It can now be easily concluded that the incidents violating women rights in Afghanistan have not been stopped though there have been many claims of developments. In fact the changes are prevalent only on the exterior while from within the Afghan society still lacks the modernity and development it needs in order to reach to a respectable position. The support and assistance of the international community has only been able to provide clean and beautiful attire not a praiseworthy soul to Afghan society and this attire is going to get dirty very soon.

The Afghan social structure has been vehemently dominated by religious extremism and tribal nepotism. Though these factors have affected almost everyone, women have been intensely influenced as they belong to the weaker strata of the society. Most of the self-designed religious doctrines and tribal norms are against the women and discriminate their basic rights. Unfortunately, these norms and doctrines have even gone to the extent of violence and have tortured women physically – mostly in the public. They, in the name of dignity of women, have in fact degraded them. The concept of so-called tribal honor and dignity has not been able to provide safety and respect to Afghan women.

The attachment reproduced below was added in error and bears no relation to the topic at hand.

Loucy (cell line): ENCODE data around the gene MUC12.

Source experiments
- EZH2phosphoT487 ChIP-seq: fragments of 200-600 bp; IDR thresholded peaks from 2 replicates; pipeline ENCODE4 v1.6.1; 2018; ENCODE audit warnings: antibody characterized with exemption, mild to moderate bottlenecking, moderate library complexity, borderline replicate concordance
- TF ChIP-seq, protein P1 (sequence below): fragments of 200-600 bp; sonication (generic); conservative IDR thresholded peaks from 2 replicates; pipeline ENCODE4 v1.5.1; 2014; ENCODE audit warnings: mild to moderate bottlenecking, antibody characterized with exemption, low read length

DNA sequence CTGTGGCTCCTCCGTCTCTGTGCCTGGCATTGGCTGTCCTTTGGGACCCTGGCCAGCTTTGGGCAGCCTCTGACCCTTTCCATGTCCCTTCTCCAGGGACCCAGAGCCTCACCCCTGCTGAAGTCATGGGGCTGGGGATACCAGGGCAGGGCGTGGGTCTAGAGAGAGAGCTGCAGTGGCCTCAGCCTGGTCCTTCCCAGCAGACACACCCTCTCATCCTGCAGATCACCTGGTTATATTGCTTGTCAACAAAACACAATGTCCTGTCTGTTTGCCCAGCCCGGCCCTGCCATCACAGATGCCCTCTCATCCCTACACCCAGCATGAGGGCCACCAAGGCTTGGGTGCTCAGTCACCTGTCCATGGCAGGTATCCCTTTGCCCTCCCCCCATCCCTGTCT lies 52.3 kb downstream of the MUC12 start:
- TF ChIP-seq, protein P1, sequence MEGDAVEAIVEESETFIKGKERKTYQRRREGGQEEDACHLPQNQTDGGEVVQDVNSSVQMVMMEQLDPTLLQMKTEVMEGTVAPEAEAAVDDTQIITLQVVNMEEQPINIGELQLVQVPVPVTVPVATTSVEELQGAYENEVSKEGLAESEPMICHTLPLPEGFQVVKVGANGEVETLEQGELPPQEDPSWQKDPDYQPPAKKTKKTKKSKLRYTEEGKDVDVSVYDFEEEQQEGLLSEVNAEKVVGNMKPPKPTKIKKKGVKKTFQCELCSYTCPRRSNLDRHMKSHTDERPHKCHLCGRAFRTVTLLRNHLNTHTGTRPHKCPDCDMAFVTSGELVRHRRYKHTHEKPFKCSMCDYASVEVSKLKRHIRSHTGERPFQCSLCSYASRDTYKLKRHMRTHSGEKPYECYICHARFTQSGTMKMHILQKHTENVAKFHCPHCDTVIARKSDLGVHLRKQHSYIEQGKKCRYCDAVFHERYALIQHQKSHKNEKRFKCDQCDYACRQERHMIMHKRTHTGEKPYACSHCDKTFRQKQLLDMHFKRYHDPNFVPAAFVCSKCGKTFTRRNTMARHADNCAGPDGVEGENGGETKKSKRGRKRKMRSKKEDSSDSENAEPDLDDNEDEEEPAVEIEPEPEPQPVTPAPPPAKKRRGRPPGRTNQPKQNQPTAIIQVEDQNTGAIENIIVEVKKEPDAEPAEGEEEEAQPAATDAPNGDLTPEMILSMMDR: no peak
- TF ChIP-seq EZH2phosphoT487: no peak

There is no doubt that the social and economic conditions in Afghanistan, to a large extent, are responsible for the deteriorating standard of living for all the people but the negligence of women's rights and dignity are on most of the occasions intentional. On most of the occasions the rights of women are not only violated by mere compulsions; rather they are choices made by the people – though a very hideous choice to make.
Currently, in another movement, Taliban have opted to target the girls who pursue education.

There have been many incidents in which hundreds of schoolgirls in different parts of country have been poisoned and discouraged to get education. In accordance to parochial tribal norms and extremist religious beliefs women are not meant to get education. Their duties are bound to be inside the boundaries of their houses, which they do not have the right to leave in any condition except after the permission of an authoritative male member.